A lot of people think swearing or signing an oath is a mostly ceremonial action. It’s not, really. Consider the familiar courtroom oath to “tell the truth and nothing but the truth.” Violating that can land you in prison.
Oaths do matter – and that’s why no one should be forced to endorse one with religious content if they’d rather not. In New Jersey, that’s no longer going to happen. And that’s a good thing.
New Jersey drops mandatory God oath
In response to a lawsuit filed by our allies at the Freedom From Religion Foundation (FFRF), New Jersey officials have agreed to stop requiring candidates for public office to sign an oath that contains a reference to God. From now on, aspirants to public office will have the choice to use an oath that contains two references to God or sign an affirmation that has no religious content. The affirmation, state officials have made clear, “has the same force and effect as an oath.”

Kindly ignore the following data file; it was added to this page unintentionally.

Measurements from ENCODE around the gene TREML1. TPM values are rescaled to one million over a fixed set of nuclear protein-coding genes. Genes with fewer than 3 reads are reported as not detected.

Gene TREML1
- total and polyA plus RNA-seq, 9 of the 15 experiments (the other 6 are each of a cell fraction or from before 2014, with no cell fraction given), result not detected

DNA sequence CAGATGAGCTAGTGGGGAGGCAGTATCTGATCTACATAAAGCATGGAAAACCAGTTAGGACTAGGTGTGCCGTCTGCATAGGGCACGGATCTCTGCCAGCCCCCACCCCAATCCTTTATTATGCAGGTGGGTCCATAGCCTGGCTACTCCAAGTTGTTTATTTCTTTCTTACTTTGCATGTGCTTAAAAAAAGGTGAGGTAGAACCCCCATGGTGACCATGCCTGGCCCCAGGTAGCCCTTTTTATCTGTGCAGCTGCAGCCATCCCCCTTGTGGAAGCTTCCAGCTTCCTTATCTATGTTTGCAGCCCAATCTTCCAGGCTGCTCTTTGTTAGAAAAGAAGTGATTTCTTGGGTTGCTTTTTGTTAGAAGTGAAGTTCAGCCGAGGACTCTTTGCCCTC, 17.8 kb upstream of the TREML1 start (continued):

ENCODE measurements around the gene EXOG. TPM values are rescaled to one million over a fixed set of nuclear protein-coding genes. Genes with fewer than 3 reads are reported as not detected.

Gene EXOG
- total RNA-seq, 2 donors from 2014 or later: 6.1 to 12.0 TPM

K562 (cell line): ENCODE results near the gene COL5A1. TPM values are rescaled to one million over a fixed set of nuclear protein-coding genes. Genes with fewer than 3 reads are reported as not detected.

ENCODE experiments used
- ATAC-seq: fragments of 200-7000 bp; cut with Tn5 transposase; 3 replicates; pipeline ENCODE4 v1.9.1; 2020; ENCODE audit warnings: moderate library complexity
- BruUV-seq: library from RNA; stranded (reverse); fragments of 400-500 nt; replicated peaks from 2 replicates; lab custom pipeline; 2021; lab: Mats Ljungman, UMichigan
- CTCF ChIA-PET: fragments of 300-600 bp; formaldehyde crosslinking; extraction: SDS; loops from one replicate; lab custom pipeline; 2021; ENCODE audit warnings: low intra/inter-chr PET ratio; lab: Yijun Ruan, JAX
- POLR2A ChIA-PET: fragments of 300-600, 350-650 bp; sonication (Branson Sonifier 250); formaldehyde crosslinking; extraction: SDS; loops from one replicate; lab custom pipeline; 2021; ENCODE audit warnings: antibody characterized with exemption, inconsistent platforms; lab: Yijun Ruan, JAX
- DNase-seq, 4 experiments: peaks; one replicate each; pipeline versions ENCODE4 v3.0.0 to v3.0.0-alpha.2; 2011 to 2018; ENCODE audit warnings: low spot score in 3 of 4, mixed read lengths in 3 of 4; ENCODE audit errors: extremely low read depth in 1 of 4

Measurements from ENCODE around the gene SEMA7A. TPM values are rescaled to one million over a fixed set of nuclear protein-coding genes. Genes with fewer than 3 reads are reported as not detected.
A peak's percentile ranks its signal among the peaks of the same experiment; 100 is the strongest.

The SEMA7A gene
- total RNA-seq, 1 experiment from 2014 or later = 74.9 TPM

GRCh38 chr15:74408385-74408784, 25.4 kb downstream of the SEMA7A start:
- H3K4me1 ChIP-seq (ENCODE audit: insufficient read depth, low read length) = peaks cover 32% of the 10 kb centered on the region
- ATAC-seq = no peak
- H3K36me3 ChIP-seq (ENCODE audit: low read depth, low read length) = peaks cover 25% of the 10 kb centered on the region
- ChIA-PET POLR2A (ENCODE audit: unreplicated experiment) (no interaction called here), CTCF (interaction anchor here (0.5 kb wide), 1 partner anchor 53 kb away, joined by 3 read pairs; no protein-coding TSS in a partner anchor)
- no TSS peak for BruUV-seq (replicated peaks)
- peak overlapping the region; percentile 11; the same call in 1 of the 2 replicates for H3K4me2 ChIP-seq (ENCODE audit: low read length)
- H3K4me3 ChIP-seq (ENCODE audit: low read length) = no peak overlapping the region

Lauren Zyriek, acting director of the New Jersey Division of Elections, informed county clerks about the change in a memo last month.
The matter came up after James Tosone, a resident of Bergen County, expressed an interest in running for public office but said he could not, in good conscience, sign the New Jersey Oath of Allegiance, which is required of all would-be candidates.
FFRF sued on Tosone’s behalf, but in light of the changes by New Jersey officials, the group has agreed to drop the lawsuit.
Protecting the right of conscience
One thing they’ve never been able to do is articulate any reason why on earth we would want to force non-religious Americans to violate their consciences by compelling them to swear an oath that contains a reference to a deity they don’t believe in.
That sort of goes against the whole purpose of an oath, doesn’t it?